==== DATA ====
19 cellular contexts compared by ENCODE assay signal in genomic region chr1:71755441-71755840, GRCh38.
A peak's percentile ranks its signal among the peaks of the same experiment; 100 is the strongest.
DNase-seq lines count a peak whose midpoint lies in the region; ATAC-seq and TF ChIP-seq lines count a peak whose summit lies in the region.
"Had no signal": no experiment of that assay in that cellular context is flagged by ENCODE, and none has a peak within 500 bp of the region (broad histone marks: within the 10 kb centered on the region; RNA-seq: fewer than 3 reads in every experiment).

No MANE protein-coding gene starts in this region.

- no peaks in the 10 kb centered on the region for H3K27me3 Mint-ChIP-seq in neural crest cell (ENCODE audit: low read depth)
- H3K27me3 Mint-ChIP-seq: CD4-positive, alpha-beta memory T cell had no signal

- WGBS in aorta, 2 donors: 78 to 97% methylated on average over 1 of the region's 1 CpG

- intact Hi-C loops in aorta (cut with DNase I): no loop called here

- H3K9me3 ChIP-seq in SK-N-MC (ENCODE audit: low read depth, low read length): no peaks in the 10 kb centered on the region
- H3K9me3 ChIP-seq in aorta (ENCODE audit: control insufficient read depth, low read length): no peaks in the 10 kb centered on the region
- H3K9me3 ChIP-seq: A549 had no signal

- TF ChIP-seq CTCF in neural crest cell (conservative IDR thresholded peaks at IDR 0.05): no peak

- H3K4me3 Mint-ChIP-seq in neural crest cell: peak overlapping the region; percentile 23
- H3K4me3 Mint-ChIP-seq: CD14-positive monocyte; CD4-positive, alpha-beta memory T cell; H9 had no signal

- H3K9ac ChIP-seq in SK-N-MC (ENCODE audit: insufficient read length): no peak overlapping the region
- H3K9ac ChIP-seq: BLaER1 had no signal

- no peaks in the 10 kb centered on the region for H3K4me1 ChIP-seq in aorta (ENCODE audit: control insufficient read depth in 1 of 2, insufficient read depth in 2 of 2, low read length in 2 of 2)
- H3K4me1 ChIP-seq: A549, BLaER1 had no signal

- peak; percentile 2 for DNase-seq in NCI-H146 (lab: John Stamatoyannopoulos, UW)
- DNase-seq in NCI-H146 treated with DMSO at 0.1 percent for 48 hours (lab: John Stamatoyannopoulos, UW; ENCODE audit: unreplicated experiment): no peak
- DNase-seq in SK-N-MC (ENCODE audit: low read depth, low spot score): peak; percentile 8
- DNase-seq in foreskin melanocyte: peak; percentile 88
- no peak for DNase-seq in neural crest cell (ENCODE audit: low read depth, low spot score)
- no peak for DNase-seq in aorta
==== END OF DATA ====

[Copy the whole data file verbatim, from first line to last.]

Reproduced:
19 cellular contexts compared by ENCODE assay signal in genomic region chr1:71755441-71755840, GRCh38.
A peak's percentile ranks its signal among the peaks of the same experiment; 100 is the strongest.
DNase-seq lines count a peak whose midpoint lies in the region; ATAC-seq and TF ChIP-seq lines count a peak whose summit lies in the region.
"Had no signal": no experiment of that assay in that cellular context is flagged by ENCODE, and none has a peak within 500 bp of the region (broad histone marks: within the 10 kb centered on the region; RNA-seq: fewer than 3 reads in every experiment).

No MANE protein-coding gene starts in this region.

- no peaks in the 10 kb centered on the region for H3K27me3 Mint-ChIP-seq in neural crest cell (ENCODE audit: low read depth)
- H3K27me3 Mint-ChIP-seq: CD4-positive, alpha-beta memory T cell had no signal

- WGBS in aorta, 2 donors: 78 to 97% methylated on average over 1 of the region's 1 CpG

- intact Hi-C loops in aorta (cut with DNase I): no loop called here

- H3K9me3 ChIP-seq in SK-N-MC (ENCODE audit: low read depth, low read length): no peaks in the 10 kb centered on the region
- H3K9me3 ChIP-seq in aorta (ENCODE audit: control insufficient read depth, low read length): no peaks in the 10 kb centered on the region
- H3K9me3 ChIP-seq: A549 had no signal

- TF ChIP-seq CTCF in neural crest cell (conservative IDR thresholded peaks at IDR 0.05): no peak

- H3K4me3 Mint-ChIP-seq in neural crest cell: peak overlapping the region; percentile 23
- H3K4me3 Mint-ChIP-seq: CD14-positive monocyte; CD4-positive, alpha-beta memory T cell; H9 had no signal

- H3K9ac ChIP-seq in SK-N-MC (ENCODE audit: insufficient read length): no peak overlapping the region
- H3K9ac ChIP-seq: BLaER1 had no signal

- no peaks in the 10 kb centered on the region for H3K4me1 ChIP-seq in aorta (ENCODE audit: control insufficient read depth in 1 of 2, insufficient read depth in 2 of 2, low read length in 2 of 2)
- H3K4me1 ChIP-seq: A549, BLaER1 had no signal

- peak; percentile 2 for DNase-seq in NCI-H146 (lab: John Stamatoyannopoulos, UW)
- DNase-seq in NCI-H146 treated with DMSO at 0.1 percent for 48 hours (lab: John Stamatoyannopoulos, UW; ENCODE audit: unreplicated experiment): no peak
- DNase-seq in SK-N-MC (ENCODE audit: low read depth, low spot score): peak; percentile 8
- DNase-seq in foreskin melanocyte: peak; percentile 88
- no peak for DNase-seq in neural crest cell (ENCODE audit: low read depth, low spot score)
- no peak for DNase-seq in aorta